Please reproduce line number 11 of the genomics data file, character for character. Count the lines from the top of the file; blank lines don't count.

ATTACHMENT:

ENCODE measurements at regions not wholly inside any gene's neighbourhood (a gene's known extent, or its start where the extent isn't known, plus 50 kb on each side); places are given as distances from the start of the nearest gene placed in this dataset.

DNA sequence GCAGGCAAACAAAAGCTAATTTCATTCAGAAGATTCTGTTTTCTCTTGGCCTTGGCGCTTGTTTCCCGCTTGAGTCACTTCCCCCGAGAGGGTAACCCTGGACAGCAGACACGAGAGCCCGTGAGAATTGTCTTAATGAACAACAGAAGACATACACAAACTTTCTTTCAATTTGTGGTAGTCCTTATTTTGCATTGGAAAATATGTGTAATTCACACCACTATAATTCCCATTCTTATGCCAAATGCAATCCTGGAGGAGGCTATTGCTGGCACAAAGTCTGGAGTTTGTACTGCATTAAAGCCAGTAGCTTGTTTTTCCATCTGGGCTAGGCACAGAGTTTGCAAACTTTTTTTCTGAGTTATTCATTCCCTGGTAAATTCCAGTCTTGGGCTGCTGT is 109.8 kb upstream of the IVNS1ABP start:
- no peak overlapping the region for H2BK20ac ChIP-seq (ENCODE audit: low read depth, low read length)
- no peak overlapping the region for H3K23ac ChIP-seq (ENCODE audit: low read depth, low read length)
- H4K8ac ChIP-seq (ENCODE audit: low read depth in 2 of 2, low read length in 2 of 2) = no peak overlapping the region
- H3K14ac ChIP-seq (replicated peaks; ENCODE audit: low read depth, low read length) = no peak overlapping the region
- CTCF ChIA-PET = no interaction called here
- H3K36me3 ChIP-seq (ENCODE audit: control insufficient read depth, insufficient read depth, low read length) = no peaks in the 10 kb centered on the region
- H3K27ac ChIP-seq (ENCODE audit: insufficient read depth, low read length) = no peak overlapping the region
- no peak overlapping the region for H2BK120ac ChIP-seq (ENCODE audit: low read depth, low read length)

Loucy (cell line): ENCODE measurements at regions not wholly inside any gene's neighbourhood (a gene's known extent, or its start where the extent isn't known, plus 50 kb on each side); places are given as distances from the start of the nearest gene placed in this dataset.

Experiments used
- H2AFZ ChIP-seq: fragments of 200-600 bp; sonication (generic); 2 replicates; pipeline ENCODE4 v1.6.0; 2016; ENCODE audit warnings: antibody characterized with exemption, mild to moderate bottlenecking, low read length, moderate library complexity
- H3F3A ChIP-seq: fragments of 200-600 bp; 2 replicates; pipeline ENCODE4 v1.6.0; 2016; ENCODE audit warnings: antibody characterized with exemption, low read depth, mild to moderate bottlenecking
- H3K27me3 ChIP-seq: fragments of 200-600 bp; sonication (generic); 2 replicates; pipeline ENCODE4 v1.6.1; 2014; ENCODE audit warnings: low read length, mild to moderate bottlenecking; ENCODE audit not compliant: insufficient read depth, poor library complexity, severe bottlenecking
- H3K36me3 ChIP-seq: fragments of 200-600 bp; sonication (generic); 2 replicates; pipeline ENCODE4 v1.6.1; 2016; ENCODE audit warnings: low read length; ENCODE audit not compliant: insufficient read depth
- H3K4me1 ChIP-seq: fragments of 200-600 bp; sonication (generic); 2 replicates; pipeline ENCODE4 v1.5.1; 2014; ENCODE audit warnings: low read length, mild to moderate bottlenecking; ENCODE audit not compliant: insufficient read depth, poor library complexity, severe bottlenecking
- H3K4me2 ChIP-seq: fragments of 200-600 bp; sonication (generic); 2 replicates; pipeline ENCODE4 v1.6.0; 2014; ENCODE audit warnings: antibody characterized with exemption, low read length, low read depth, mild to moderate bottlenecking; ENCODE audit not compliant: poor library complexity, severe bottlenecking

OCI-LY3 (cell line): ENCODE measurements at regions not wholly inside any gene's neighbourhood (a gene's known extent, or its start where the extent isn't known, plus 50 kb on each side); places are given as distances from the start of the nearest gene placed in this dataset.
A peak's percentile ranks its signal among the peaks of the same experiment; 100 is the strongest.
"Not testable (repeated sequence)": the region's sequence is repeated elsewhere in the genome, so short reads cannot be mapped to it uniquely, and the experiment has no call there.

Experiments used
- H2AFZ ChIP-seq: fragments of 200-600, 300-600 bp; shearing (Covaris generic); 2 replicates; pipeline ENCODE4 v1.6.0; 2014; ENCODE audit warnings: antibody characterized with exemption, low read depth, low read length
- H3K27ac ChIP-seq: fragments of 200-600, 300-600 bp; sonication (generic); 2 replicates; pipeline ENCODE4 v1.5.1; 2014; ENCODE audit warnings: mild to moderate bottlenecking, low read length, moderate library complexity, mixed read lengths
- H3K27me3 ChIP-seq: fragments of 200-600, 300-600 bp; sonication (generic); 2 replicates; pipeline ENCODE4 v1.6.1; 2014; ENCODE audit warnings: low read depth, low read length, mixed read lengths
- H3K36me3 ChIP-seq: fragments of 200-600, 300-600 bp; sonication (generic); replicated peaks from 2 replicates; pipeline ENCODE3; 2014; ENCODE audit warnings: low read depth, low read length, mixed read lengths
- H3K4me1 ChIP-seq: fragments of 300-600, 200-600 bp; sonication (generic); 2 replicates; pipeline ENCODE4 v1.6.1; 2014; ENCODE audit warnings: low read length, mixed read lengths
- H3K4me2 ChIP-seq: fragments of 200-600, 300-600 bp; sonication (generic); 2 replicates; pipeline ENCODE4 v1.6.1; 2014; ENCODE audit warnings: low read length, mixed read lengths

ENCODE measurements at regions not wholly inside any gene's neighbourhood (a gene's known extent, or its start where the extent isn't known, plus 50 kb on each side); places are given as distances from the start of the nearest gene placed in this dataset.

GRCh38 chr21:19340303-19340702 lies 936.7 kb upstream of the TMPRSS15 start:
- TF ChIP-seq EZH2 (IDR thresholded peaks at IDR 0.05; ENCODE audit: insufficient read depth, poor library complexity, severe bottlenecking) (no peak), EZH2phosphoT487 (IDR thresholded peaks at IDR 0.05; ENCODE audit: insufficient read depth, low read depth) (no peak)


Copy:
Loucy (cell line): ENCODE measurements at regions not wholly inside any gene's neighbourhood (a gene's known extent, or its start where the extent isn't known, plus 50 kb on each side); places are given as distances from the start of the nearest gene placed in this dataset.